A Brief History
September 1, 2016 by Mark Dye
The first Labor Day parade in New York City, 1882. (Source)
In many ways, Labor Day is a forgotten holiday—it’s sandwiched in between the Fourth of July and the fall holiday season, and has mainly been used in modern times to signify the end of summer. In reality, it’s a holiday American workers earned by being the backbone of our nation, helping to build it into the world power it is today.
What is recognized as the very first Labor Day was not held on a Monday (as it is now), but actually a Tuesday—Sept. 5, 1882. The Central Labor Union led the effort, which included a parade in New York City and, apparently, a small issue with the band that was to lead the parade. Other cities were encouraged to join in the “workingman’s holiday” in the following years. This made sense, as there had been tremendous growth of labor unions throughout the nation, particularly in the northern industrial areas.
By 1885-1886, several municipalities established special days to honor the contributions of their local tradesmen, craftsmen, and other workers, and by 1894, some 23 states had special holidays dedicated to workers. Seeing that there was a push, Congress chose to designate the first Monday in September as a federal holiday to honor labor.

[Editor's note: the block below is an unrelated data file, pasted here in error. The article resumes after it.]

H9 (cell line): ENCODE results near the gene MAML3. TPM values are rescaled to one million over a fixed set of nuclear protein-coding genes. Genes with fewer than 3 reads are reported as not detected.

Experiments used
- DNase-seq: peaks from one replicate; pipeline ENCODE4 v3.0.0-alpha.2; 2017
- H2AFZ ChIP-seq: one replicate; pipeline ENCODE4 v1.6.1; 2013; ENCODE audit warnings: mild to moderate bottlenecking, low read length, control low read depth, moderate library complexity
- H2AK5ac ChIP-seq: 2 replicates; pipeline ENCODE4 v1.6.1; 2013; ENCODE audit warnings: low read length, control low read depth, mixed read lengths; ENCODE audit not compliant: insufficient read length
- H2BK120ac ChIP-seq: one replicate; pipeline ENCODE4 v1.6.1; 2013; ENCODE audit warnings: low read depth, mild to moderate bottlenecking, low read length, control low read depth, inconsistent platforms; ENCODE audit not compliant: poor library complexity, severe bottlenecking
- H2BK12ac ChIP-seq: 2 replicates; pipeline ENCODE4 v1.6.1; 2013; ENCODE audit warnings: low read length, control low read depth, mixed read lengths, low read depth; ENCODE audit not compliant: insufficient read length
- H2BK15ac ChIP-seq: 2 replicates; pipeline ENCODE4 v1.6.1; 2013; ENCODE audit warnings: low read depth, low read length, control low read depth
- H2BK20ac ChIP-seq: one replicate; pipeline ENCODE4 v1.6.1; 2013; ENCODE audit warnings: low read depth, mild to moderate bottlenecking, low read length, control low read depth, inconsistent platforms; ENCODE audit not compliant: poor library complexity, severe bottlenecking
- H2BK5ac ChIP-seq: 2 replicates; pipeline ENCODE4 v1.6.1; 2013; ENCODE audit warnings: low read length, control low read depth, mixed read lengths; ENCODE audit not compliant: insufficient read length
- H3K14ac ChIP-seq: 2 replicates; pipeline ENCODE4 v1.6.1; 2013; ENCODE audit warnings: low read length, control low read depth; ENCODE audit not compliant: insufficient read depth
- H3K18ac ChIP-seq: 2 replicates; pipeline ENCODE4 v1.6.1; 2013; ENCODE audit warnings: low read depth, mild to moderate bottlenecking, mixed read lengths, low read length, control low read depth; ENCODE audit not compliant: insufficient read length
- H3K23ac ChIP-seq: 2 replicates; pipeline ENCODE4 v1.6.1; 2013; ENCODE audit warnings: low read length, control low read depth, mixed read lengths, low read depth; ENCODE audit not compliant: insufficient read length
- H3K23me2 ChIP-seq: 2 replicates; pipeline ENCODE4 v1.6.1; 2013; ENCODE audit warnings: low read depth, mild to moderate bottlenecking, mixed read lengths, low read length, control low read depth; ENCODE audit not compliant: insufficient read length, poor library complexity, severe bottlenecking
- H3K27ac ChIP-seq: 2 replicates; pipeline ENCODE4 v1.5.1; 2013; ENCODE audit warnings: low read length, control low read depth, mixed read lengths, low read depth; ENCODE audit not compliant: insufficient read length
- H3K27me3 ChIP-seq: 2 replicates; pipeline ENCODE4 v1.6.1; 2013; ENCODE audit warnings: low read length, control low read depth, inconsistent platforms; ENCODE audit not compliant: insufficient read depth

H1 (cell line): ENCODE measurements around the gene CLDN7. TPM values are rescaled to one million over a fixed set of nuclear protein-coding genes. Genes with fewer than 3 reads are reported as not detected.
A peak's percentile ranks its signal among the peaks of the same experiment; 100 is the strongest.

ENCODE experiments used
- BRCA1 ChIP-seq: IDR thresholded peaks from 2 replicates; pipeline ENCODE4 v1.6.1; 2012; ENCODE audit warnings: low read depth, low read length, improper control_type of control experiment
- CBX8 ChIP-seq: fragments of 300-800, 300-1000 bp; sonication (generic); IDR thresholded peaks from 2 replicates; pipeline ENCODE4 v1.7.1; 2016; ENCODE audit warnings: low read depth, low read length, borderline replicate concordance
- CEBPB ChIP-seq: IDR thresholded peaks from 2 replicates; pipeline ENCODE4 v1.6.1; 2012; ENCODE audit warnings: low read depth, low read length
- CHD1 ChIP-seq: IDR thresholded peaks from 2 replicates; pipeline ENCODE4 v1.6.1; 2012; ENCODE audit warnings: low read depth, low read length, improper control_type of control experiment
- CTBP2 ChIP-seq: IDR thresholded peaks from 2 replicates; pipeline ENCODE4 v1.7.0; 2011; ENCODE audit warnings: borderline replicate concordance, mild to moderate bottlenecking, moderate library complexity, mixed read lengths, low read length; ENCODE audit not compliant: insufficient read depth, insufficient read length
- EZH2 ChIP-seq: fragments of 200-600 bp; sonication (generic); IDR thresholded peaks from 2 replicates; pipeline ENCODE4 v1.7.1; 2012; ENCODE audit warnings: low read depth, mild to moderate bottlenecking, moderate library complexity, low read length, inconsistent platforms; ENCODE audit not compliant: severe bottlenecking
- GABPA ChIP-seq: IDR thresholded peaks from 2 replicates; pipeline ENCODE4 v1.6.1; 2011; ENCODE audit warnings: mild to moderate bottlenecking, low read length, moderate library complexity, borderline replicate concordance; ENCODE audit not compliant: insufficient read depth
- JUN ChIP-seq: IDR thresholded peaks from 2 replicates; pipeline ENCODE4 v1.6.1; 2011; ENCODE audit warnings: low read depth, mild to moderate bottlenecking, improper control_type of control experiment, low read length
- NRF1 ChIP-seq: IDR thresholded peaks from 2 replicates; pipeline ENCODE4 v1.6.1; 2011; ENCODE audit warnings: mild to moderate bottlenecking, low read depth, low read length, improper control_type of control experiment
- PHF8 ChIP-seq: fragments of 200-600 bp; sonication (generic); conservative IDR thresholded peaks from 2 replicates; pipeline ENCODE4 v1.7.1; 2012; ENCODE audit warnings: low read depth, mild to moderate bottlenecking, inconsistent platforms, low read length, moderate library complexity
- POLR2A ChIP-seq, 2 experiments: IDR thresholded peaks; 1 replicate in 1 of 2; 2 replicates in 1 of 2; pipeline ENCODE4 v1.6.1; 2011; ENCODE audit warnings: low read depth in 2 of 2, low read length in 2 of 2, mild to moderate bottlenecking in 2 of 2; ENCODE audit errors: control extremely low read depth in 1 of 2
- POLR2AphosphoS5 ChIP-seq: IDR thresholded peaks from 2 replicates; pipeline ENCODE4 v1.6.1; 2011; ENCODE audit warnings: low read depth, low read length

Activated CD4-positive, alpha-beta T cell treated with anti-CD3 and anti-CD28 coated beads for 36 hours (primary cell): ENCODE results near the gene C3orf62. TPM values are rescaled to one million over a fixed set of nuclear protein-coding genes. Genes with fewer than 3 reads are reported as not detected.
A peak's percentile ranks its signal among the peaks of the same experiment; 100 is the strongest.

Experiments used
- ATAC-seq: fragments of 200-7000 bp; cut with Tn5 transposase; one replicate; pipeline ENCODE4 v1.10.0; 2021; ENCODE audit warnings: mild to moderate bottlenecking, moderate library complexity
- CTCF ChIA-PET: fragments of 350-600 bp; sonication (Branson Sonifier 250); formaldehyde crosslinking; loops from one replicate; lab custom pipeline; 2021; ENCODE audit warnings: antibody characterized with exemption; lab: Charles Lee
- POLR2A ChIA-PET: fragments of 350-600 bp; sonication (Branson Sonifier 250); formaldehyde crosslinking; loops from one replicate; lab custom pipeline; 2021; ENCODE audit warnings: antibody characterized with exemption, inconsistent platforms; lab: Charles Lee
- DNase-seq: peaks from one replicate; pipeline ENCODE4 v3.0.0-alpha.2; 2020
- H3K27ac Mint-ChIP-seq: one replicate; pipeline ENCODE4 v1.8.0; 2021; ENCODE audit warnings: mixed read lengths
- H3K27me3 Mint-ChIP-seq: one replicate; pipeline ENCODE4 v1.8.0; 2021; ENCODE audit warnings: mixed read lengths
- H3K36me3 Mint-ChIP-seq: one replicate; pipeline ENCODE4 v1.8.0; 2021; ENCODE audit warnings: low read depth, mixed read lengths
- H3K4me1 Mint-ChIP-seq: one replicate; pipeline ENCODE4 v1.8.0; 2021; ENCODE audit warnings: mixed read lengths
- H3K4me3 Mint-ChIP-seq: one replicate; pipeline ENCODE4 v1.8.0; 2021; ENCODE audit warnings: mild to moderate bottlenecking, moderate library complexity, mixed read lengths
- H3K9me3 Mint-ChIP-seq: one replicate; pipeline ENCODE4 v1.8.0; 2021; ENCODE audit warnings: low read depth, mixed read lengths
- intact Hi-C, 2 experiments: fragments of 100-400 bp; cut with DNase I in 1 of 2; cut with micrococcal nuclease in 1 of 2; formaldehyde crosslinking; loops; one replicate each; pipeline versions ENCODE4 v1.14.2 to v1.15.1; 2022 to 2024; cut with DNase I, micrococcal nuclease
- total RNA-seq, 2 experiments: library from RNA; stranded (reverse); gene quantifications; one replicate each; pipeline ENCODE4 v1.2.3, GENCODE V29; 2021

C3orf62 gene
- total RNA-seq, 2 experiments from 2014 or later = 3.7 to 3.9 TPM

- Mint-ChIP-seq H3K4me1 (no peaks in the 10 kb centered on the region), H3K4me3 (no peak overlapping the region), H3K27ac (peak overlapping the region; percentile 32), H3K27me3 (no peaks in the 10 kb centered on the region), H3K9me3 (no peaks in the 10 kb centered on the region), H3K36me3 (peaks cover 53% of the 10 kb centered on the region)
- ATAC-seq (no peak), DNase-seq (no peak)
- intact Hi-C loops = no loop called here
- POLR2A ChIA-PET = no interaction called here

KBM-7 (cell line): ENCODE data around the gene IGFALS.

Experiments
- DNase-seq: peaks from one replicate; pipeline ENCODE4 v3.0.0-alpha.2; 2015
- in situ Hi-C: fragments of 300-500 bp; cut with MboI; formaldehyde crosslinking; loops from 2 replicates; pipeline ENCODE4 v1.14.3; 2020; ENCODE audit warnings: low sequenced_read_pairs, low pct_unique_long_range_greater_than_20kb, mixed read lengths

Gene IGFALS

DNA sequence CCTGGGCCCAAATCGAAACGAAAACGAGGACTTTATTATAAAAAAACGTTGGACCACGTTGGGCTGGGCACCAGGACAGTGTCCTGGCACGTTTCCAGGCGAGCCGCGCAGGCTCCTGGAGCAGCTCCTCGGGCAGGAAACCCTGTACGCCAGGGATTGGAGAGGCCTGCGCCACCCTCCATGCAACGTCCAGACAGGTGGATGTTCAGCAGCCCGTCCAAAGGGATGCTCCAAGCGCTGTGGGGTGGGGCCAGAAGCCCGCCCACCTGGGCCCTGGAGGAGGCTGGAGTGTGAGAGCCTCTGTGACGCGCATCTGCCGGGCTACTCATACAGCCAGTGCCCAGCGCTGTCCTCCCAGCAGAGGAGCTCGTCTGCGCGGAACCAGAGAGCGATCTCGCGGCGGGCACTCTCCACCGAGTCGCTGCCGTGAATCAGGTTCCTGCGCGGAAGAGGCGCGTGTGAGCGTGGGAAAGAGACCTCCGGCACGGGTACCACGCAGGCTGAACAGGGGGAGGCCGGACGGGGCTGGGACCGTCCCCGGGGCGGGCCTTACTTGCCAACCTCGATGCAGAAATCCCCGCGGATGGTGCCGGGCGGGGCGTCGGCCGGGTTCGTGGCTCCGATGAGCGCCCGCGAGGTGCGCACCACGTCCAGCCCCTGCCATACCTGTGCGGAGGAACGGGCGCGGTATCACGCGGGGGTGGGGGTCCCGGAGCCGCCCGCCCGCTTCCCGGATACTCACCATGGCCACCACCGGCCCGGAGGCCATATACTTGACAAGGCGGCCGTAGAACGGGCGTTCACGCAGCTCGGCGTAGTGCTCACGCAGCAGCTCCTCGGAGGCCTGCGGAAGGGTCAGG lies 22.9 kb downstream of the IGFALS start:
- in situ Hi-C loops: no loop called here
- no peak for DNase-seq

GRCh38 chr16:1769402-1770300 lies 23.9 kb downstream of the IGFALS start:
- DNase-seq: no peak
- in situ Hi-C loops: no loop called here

Who started it?
Just who prompted all of this in the first place has been a matter of some debate. According the Department of Labor:
Some records show that Peter J. McGuire, general secretary of the Brotherhood of Carpenters and Joiners and a cofounder of the American Federation of Labor, was first in suggesting a day to honor those "who from rude nature have delved and carved all the grandeur we behold."
But Peter McGuire's place in Labor Day history has not gone unchallenged.
Many believe that Matthew Maguire, a machinist, not Peter McGuire, founded the holiday. Recent research seems to support the contention that Matthew Maguire, later the secretary of Local 344 of the International Association of Machinists in Paterson, N.J., proposed the holiday in 1882 while serving as secretary of the Central Labor Union in New York. What is clear is that the Central Labor Union adopted a Labor Day proposal and appointed a committee to plan a demonstration and picnic.
Regardless of who is the “father” of the holiday, the spirit was the same for both men: to have a special day set aside to honor the American worker.
As our economy has moved from industrial production to service-oriented, the celebration of Labor Day has also changed, becoming a way to have one last summer fling before the weather changes for most. There are barbecues, auto races, and the last dip in the pool before it’s shutdown for the year. (There are also few parades, as it’s much more difficult to shut down roads in today’s car-based society than it was in yesterday’s horse-and-carriage-based society.)
But while its historical significance has lessened through the years, it’s still a time to enjoy the fruits of our nation’s labor. So this weekend, make sure to kick your feet up (but not while wearing white shoes, which should go in the closet until Memorial Day), maybe grab a nice cold beverage, and toast the American worker.